Private security companies (PSCs) are a key enabler to companies operating overseas in fragile states, thereby contributing indirectly as well as directly to the economic growth.  Clients rightly expect their security to be provided by highly reputable companies.  The private security sector has worked proactively with governments and NGOs over the past decade to achieve international agreements and standards that test and monitor the professionalism of individual companies. The UK sector has led this work, since 2011 under the umbrella of the Security in Complex Environments Group (SCEG), the UK Government’s industry partner on standards and regulation.

All SCEG Companies support the UK Government’s approach to the regulation of companies who operate in this sector. SCEG encourages adherence to voluntary codes and associations coupled with rigorous independent third-party accredited certification against approved international standards. SCEG members are expected to be compliant with evolving human rights legislation, regulations and principles as relevant and applicable to security in complex environments. These include the UN Global Compact, UN Guiding Principles on Business and Human Rights, Voluntary Principles on Security and Human Rights, the International Code of Conduct for Private Security Service Providers, the Modern Slavery Act and the Montreux Document.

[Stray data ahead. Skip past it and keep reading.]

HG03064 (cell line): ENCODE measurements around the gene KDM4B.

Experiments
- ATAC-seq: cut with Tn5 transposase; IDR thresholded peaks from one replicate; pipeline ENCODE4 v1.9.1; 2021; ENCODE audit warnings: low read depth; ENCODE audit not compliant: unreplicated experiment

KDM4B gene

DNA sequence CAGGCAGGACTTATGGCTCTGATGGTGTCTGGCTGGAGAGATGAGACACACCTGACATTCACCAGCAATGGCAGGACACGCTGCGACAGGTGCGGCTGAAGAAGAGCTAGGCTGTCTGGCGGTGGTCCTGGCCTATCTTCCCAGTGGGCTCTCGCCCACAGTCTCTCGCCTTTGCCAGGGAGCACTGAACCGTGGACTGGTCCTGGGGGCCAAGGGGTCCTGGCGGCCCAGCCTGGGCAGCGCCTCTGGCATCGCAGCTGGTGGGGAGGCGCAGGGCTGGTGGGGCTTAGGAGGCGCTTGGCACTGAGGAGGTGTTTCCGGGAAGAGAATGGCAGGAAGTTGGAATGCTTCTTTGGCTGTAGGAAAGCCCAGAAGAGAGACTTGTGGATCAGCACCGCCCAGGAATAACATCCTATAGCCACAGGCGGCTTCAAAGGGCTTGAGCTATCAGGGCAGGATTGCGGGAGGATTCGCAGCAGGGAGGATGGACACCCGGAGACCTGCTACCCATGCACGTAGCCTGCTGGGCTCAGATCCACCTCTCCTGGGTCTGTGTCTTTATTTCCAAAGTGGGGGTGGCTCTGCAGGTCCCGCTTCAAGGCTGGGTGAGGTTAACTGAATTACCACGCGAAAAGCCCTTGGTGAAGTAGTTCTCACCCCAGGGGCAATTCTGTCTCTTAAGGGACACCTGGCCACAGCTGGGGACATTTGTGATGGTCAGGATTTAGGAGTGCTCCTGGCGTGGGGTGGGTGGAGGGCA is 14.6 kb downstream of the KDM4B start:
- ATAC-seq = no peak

SCEG Companies are required to demonstrate that they have achieved internationally accredited certification or intend within 2 years of joining SCEG to be certified, against relevant standards including where appropriate PSC1, ISO 18788 and ISO 28007 depending on the nature of the company’s operations. These standards are important and clients considering contracting with a security company should ask for evidence of certification which has been produced by an internationally accredited certification body.

Within SCEG currently there are 3 associate members who are Certification Bodies accredited under the International Accreditation Forum Multilateral Recognition Forum (IAF MLA) by the United Kingdom Accreditation Service.  Those CBs are authorised to issue accredited certification to security companies who have successfully completed a rigorous third-party audit process which covers from Board level out to the physical point of service delivery – often in austere and challenging environments, covering policy, procedures, and practice, and encompassing human rights obligations. (Note that IAF MLA accredited certification to one of these standards is a key defining milestone requirement in achieving ICoCA Certification). The 3 Certification Bodies are: 


ukas with number United Kingdom Accreditation Service


UKAS Guidance For Certification Bodies Certifying Private Maritime Security Companies Against ISO 28000/ISO 28007-1:2015. Edition 1, October 2015

ISO 28007 (Maritime)

PSC1 (Land)

ISO 18788



Last updated Oct 2019